Mississippi is the latest state to reinstitute minimum work requirements for those who wish to qualify for their food stamp program. Beginning today, residents must work or volunteer at least 20 hours per week in order to remain eligible for food stamps. The Magnolia State is among dozens this year that have turned back the clock on liberal welfare eligibility requirements, and have made working a mandatory criterion for those seeking assistance. In the wake of the global recession, President Obama engineered a waiver, through the Department of Agriculture, that essentially eliminated any work-for-welfare requirements, and basically provided people with the opportunity to receive welfare indefinitely.
The trend away from the Obama changes began with Kansas, back in 2013, when the state uncovered widespread fraud and abuse in its food stamp program. Since then, over 20,000 Kansas residents have moved off of food stamps, and their income has risen almost 130 percent.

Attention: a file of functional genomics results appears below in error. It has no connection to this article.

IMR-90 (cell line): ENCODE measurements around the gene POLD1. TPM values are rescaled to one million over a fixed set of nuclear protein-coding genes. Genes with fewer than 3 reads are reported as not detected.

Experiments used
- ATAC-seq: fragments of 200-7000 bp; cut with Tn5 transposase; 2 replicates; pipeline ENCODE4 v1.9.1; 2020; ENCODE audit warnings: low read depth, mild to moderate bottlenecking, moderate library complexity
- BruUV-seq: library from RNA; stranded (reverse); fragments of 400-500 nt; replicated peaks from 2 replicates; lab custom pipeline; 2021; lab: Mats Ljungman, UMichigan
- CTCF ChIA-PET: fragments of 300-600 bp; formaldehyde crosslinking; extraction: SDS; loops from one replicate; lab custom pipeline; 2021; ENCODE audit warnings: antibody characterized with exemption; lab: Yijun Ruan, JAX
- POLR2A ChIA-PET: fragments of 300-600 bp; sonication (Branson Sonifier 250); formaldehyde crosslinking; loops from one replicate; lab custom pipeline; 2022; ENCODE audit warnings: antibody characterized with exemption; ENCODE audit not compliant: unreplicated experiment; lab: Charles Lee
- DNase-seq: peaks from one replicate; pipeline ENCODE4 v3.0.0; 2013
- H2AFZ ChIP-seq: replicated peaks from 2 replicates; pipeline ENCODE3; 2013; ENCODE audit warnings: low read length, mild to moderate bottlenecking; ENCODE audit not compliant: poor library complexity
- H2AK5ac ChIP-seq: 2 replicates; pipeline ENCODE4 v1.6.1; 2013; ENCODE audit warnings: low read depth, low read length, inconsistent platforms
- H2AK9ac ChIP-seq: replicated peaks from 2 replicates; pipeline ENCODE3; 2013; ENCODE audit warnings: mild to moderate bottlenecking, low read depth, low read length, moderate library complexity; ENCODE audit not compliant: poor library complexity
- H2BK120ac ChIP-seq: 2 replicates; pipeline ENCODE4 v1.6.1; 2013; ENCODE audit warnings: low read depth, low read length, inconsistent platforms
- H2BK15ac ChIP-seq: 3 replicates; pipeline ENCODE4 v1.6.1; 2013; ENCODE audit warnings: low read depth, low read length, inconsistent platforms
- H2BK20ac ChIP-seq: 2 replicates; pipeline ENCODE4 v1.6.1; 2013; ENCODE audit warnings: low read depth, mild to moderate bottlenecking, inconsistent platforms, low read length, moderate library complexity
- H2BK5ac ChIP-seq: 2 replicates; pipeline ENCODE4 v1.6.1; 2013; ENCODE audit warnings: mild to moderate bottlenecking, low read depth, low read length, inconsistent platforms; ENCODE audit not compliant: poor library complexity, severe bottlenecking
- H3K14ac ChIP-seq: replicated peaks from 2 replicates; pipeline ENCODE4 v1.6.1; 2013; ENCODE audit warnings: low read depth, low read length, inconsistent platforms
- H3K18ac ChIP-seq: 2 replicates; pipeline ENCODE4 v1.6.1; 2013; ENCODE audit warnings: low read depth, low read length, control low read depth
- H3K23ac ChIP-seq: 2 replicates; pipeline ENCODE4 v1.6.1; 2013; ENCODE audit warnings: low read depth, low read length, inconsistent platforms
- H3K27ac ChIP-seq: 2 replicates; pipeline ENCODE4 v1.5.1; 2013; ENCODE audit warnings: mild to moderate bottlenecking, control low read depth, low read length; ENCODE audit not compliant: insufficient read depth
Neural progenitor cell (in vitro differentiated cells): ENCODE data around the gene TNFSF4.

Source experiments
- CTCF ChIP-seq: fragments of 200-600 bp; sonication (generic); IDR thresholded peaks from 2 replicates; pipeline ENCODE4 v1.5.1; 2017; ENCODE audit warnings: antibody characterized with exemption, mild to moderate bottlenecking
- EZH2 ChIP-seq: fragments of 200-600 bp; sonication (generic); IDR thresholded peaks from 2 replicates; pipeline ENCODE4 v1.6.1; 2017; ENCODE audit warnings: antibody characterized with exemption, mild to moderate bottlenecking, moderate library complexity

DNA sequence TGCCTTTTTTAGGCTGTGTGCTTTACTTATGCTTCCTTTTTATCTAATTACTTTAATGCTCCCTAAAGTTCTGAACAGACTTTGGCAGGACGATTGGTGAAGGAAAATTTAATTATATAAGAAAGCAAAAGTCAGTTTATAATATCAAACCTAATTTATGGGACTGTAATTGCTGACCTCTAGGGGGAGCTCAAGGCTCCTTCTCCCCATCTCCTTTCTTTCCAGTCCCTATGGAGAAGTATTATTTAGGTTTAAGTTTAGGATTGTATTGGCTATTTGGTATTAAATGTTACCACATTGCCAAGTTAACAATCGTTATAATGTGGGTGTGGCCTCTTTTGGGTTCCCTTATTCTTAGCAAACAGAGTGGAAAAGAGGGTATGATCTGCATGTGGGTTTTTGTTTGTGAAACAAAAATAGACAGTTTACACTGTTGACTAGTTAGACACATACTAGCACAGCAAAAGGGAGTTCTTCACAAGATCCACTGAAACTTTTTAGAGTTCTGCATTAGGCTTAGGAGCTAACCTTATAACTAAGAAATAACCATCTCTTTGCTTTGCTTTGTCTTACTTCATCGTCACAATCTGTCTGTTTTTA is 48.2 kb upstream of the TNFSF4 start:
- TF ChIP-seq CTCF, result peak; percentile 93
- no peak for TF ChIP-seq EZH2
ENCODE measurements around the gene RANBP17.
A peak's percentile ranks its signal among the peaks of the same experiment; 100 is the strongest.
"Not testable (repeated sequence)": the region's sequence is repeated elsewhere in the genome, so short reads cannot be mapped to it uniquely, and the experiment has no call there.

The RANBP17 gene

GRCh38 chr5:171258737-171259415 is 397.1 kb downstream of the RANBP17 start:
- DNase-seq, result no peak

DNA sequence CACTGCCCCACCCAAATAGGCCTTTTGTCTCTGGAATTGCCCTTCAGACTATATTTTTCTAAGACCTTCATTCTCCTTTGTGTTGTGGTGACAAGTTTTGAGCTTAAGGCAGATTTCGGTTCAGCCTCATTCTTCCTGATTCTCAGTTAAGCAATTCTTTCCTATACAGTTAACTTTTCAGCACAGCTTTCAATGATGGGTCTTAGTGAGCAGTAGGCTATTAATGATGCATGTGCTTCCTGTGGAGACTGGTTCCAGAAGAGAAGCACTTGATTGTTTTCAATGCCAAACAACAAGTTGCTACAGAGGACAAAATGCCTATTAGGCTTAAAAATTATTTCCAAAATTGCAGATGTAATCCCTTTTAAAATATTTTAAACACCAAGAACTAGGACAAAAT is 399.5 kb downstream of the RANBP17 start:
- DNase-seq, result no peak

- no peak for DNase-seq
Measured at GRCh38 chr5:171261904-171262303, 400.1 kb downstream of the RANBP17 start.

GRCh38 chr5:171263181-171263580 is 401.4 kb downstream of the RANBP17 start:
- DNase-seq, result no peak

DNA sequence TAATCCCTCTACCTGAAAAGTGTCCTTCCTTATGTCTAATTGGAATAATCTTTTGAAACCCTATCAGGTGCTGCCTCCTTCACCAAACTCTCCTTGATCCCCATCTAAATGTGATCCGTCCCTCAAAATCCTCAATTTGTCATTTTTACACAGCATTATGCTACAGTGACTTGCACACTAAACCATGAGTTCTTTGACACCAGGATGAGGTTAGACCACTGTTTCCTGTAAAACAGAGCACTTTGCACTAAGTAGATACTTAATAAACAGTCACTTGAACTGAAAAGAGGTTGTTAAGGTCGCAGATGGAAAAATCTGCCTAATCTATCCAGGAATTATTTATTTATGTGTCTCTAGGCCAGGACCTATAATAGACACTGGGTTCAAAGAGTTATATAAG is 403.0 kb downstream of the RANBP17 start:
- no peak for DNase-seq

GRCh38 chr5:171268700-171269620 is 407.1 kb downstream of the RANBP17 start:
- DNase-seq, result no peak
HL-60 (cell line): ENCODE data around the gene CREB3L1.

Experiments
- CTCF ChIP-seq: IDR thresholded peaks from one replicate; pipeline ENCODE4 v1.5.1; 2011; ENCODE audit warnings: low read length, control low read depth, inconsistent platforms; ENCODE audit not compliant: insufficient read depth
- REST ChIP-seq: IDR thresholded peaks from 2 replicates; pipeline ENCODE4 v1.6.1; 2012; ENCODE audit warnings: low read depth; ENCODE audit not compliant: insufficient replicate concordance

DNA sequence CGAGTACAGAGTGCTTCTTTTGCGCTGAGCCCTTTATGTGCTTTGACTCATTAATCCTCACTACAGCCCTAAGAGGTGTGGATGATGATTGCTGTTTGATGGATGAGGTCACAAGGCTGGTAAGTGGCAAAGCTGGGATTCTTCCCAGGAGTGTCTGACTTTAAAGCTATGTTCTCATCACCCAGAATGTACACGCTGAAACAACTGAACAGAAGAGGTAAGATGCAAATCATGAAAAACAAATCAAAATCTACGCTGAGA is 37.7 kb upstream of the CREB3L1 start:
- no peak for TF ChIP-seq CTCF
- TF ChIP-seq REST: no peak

In Maine, that state tightened up its food stamp eligibility requirements largely on the basis of what was eventually uncovered when a state employee happened to recognize the name of one of Maine’s lottery winners – a subsequent investigation revealed that 4,000 state residents receiving welfare had won over $22 million in the lottery. The real culprit, it turns out, is that Maine had no asset test for determining welfare eligibility, something which has since changed under Governor Paul LePage. 44 states now have some type of work requirement for food stamp eligibility, with half of those states making the change just this year.
By Robert G. Yetman, Jr. Editor At Large